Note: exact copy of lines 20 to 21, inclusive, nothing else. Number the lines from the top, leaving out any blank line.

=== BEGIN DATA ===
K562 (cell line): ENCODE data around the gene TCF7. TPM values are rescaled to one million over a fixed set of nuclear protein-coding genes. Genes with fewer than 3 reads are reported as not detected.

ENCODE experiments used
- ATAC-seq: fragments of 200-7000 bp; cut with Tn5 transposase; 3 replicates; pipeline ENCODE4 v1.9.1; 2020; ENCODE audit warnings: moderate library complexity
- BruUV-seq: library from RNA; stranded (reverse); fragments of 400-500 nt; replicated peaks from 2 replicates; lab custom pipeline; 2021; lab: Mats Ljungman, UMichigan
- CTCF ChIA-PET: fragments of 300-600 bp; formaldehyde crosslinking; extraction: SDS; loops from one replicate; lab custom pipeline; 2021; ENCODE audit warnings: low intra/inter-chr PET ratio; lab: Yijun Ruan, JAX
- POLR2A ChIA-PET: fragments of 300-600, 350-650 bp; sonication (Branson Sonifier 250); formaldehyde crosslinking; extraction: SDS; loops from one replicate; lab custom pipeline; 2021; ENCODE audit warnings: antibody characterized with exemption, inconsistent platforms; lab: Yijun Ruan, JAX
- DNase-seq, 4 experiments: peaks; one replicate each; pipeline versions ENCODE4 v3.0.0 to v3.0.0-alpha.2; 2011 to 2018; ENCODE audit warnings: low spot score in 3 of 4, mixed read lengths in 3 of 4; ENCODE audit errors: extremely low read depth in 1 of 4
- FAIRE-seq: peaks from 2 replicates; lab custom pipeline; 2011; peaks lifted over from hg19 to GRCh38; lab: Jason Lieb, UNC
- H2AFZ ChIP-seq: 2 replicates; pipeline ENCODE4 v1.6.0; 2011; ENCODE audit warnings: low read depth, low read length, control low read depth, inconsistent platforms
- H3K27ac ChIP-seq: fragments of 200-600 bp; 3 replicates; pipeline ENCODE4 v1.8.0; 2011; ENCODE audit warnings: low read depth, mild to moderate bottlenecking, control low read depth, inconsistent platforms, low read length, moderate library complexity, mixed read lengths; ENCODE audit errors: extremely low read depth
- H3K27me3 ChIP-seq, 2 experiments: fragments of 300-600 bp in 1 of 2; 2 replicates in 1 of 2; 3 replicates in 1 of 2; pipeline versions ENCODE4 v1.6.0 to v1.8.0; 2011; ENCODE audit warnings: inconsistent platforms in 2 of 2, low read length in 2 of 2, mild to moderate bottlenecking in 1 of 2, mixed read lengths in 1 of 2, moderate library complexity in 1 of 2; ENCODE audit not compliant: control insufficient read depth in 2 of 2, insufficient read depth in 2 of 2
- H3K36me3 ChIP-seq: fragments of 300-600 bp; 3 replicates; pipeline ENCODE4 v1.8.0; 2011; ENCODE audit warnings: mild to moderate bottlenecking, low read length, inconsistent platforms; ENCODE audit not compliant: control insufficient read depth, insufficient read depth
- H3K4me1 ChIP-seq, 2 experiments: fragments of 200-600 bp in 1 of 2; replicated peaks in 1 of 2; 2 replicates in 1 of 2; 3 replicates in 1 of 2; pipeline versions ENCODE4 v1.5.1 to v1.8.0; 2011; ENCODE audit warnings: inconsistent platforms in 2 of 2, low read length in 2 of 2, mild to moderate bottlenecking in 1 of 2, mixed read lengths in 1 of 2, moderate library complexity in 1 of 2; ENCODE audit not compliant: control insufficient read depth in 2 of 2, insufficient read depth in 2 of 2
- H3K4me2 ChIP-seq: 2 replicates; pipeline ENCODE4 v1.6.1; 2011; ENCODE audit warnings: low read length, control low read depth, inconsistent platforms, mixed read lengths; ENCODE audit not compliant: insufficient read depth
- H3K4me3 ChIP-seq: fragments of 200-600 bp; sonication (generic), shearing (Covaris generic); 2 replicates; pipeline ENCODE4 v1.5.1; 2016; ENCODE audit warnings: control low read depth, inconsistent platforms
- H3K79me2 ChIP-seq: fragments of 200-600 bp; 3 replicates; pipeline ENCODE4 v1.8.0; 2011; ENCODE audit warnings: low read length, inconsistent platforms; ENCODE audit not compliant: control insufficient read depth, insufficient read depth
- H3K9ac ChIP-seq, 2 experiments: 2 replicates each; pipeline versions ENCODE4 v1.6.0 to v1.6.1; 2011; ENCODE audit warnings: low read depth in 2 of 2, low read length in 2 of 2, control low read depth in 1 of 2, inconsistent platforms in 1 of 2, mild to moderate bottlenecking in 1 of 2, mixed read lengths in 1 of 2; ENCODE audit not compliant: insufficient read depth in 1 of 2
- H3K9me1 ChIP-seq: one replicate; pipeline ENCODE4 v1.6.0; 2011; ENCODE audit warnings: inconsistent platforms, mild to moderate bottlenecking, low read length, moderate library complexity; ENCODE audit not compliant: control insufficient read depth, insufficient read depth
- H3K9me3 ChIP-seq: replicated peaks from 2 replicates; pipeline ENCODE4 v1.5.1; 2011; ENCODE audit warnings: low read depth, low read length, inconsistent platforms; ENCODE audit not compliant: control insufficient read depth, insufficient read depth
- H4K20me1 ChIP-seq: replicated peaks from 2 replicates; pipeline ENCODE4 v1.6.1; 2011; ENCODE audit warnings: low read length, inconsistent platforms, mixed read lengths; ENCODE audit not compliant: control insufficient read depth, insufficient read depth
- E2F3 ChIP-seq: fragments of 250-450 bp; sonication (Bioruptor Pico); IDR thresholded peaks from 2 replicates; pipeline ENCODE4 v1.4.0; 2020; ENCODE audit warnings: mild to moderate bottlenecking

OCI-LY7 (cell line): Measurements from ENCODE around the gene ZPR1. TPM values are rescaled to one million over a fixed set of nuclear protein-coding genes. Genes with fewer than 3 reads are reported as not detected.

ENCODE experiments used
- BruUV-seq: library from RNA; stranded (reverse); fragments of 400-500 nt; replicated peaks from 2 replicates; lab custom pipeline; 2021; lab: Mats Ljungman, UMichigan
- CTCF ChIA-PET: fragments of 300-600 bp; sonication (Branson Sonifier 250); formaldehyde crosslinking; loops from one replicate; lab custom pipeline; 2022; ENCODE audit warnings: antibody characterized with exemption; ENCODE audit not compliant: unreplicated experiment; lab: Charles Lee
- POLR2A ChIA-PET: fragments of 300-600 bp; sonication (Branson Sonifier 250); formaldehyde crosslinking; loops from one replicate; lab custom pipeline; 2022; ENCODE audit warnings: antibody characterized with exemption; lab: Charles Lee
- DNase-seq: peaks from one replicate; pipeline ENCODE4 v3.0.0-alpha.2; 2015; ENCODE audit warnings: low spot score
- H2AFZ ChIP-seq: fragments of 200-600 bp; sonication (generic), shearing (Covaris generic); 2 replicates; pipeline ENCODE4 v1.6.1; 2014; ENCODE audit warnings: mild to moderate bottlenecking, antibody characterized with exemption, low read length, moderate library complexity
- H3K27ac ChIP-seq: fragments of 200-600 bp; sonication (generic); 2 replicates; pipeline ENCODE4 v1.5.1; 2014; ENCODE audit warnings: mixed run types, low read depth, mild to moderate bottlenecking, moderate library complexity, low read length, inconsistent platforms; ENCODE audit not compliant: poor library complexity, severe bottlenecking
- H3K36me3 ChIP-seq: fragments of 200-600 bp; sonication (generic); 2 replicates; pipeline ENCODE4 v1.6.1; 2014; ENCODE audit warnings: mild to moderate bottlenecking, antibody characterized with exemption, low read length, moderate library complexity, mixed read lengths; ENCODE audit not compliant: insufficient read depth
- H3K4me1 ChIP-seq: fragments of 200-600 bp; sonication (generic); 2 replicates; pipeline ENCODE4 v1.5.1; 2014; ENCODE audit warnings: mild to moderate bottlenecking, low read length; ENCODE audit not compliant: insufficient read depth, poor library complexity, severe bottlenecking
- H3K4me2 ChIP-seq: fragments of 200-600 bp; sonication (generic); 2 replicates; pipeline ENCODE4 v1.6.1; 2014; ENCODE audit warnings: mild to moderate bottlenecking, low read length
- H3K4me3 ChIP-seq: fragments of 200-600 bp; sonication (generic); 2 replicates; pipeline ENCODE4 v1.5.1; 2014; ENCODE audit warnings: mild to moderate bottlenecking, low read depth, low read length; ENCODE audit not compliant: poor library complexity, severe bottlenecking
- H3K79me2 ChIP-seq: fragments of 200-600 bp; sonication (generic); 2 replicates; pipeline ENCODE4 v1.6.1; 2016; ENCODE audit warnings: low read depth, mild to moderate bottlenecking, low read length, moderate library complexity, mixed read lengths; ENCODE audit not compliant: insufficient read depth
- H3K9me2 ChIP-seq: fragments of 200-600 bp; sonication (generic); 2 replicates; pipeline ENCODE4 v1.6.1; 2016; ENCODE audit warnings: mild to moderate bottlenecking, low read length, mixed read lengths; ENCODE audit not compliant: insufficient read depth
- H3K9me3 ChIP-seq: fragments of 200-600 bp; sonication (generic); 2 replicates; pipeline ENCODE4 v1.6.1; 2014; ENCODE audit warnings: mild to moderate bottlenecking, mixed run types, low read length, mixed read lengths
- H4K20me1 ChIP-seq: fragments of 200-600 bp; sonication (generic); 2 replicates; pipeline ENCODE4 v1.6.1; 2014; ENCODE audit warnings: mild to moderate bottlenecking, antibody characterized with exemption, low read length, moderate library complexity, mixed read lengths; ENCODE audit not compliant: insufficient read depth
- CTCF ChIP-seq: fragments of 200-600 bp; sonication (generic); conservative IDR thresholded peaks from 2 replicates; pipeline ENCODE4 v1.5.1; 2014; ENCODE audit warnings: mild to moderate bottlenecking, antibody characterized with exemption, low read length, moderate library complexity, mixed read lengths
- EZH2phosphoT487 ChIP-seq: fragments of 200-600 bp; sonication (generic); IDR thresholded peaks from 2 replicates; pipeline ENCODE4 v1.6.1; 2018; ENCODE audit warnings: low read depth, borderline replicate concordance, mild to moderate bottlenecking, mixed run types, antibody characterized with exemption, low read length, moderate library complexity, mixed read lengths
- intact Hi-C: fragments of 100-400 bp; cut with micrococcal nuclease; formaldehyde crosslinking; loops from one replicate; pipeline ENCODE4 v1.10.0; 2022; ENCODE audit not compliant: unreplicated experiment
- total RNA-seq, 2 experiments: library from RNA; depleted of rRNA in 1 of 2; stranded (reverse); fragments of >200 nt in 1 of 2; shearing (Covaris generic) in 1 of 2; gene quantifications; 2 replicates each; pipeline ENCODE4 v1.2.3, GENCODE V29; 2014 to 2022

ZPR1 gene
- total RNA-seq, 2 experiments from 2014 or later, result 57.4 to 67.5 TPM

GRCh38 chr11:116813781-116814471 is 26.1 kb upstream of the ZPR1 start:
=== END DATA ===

- H4K20me1 ChIP-seq: replicated peaks from 2 replicates; pipeline ENCODE4 v1.6.1; 2011; ENCODE audit warnings: low read length, inconsistent platforms, mixed read lengths; ENCODE audit not compliant: control insufficient read depth, insufficient read depth
- E2F3 ChIP-seq: fragments of 250-450 bp; sonication (Bioruptor Pico); IDR thresholded peaks from 2 replicates; pipeline ENCODE4 v1.4.0; 2020; ENCODE audit warnings: mild to moderate bottlenecking